Libido is such an interesting (and complex) experience. Because of this it can be affected by so many things. And we're not just talking about the obvious sex hormone testosterone here.
Although testosterone levels can have a big (yes BIG) effect on sex drive there are a lot of subtle things that can be going on too.
In this post we'll dive into a bunch of key diet and lifestyle factors that have been shown to increase testosterone and libido.
Did you know that low testosterone is linked with high body fat?
Particularly visceral fat which is associated with a large waist circumference. You see, with more fat there is more of an enzyme called “aromatase” that converts testosterone to estrogen. And what you want is to keep that testosterone not convert it.
Losing excessive weight and keeping it off has so many health benefits including increased libido!
Certain nutrient deficiencies can contribute to low testosterone. Not only zinc and vitamin D but if you're not eating enough protein and healthy fats that can also have a negative impact too.
Not to mention eating way too few or way too many calories. These aren't going to help you in the bedroom department either.
So make sure you're eating enough food to sustain your resting metabolic rate (RMR) and that you're getting enough protein and healthy fats; not to mention the essential vitamins and minerals too.
Did you know that men can experience increased blood levels of testosterone after a bout of intense exercise?
For some reason this doesn't seem to be the case after endurance exercise and endurance exercise may actually reduce the levels of circulating testosterone. Nor do women seem to have this increased testosterone after a workout.
For a temporary boost men can try some weight lifting or a HIIT workout.
Sleep is critical for just about everything our bodies do.
If you're not getting 7-9 hours each night you're going to want to prioritize that for your health (and sex drive). Try it. You just may thank me.
No one can deny that your moods can affect your sex drive, right?
Too much stress, sadness, and worry can take over your mind and push that drive to reproduce right to the backburner. So you want to try to minimize that stress hormone cortisol.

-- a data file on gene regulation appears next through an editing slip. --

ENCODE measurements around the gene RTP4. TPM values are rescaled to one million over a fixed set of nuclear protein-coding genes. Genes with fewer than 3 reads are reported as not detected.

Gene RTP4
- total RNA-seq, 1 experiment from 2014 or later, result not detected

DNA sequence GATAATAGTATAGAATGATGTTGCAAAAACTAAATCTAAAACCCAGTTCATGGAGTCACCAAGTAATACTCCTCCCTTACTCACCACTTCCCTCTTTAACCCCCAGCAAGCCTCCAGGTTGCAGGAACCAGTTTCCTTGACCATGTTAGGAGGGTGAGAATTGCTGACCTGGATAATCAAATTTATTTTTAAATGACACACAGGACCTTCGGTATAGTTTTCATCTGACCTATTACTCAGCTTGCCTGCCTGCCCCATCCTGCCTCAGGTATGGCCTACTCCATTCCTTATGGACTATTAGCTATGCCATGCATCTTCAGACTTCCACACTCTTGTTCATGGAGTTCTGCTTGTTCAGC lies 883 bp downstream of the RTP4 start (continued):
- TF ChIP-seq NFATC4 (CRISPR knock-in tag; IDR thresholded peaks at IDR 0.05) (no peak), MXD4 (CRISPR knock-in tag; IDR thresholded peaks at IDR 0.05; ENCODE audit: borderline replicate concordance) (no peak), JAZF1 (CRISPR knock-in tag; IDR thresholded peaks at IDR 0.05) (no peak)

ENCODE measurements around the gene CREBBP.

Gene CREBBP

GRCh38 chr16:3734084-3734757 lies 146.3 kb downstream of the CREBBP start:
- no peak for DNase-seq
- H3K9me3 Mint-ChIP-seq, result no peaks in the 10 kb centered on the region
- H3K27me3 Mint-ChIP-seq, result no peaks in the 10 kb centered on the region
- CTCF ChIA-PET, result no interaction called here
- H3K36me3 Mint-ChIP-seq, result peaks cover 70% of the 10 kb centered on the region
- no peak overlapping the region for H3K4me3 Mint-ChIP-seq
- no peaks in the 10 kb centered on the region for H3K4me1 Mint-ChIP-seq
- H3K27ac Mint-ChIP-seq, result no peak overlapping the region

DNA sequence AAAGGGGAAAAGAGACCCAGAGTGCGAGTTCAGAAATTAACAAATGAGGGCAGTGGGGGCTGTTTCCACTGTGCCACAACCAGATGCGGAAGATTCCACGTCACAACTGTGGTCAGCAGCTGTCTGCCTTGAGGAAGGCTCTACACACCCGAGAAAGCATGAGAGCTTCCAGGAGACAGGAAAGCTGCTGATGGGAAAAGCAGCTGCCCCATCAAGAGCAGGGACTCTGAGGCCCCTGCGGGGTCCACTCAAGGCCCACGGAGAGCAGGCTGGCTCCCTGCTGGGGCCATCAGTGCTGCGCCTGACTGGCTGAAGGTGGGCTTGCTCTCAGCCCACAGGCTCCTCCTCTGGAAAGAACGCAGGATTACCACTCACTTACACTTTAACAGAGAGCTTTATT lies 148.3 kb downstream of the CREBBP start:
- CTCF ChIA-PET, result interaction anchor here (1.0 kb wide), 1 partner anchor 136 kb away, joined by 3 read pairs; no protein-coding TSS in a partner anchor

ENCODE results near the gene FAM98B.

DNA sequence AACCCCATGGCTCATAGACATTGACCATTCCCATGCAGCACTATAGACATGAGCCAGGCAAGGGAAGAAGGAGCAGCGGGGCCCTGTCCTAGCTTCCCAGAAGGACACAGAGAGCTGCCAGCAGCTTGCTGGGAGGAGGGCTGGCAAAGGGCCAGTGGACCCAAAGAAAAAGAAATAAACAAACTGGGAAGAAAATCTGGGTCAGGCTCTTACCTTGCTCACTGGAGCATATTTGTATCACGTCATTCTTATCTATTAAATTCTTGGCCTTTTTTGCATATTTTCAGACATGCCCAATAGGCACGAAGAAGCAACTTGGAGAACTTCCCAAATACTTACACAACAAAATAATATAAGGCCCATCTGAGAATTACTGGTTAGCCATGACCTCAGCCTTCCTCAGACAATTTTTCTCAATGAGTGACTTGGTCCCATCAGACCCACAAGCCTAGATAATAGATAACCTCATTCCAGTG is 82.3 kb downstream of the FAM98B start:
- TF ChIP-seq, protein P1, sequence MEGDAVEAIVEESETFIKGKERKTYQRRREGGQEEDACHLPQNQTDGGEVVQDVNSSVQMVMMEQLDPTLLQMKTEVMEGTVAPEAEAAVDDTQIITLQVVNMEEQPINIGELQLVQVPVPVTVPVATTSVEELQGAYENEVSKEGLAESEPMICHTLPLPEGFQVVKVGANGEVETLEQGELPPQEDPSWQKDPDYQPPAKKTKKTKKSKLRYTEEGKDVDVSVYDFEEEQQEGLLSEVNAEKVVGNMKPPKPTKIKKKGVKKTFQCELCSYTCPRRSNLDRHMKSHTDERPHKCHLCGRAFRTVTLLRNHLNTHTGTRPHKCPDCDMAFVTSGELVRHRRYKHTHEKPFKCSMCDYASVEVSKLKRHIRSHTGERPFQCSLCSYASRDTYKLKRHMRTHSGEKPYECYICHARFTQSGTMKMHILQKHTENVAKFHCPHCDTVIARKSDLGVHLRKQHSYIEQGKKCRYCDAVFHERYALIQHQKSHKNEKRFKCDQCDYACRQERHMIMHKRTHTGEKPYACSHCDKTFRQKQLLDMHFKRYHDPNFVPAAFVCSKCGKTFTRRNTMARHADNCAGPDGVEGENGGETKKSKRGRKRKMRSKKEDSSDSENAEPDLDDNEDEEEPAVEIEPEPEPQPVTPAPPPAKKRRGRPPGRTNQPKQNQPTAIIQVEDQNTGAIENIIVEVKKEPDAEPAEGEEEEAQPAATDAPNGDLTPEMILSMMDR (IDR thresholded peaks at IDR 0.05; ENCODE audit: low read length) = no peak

How about some tips? Make time to do things you love, workout, spend quality time with your family and friends, meditate, relax with a great book, or take a long bath. And don't forget to laugh.
Have you heard of the Peruvian herb called “maca” (Lepidium meyenii)?
It's a plant in the cruciferous family (think: broccoli) and its root has been traditionally used as an aphrodisiac. It's usually ground into a powder and dried.
Believe it or not there are a few studies that actually show an increased libido for those who supplement with it. Scientists don't know exactly how it works, but it seems to work for both men and women and it doesn't seem to impact your hormones (not even testosterone).
Maca is an antioxidant and seems to be protective of mens' prostate. New research suggests it may also be helpful for our brains and bones.
It has a bit of a “dirt” flavour so most recipes don't call for the same amounts as in the supplement. But trust me, you'll love the recipe below and if you're considering supplementing you should know:
● Maca (as do many supplements) interacts with some medications so be sure to check with your doctor or pharmacist before taking maca supplements.
● Because it can affect your moods you should be very careful taking maca if you have anxiety or depression.
● It's not recommended for women who are pregnant or breastfeeding.
Recipe (libido-enhancing): Maca Hot Chocolate
2 cups almond milk
1 tablespoon coconut oil
1 tablespoon unsweetened cacao powder
1 teaspoon maca powder
½ teaspoon turmeric (optional)
1 tablespoon maple syrup
4 dashes cinnamon
1 dash sea salt
1 dash cayenne pepper (optional)
Heat almond milk and coconut oil in a saucepan.
Add all ingredients to blender and blend until frothy.
Serve and enjoy a cup with your significant other!
Tip: Adding cayenne pepper is a traditional South American way to add a bit of spice to chocolatey foods and drinks.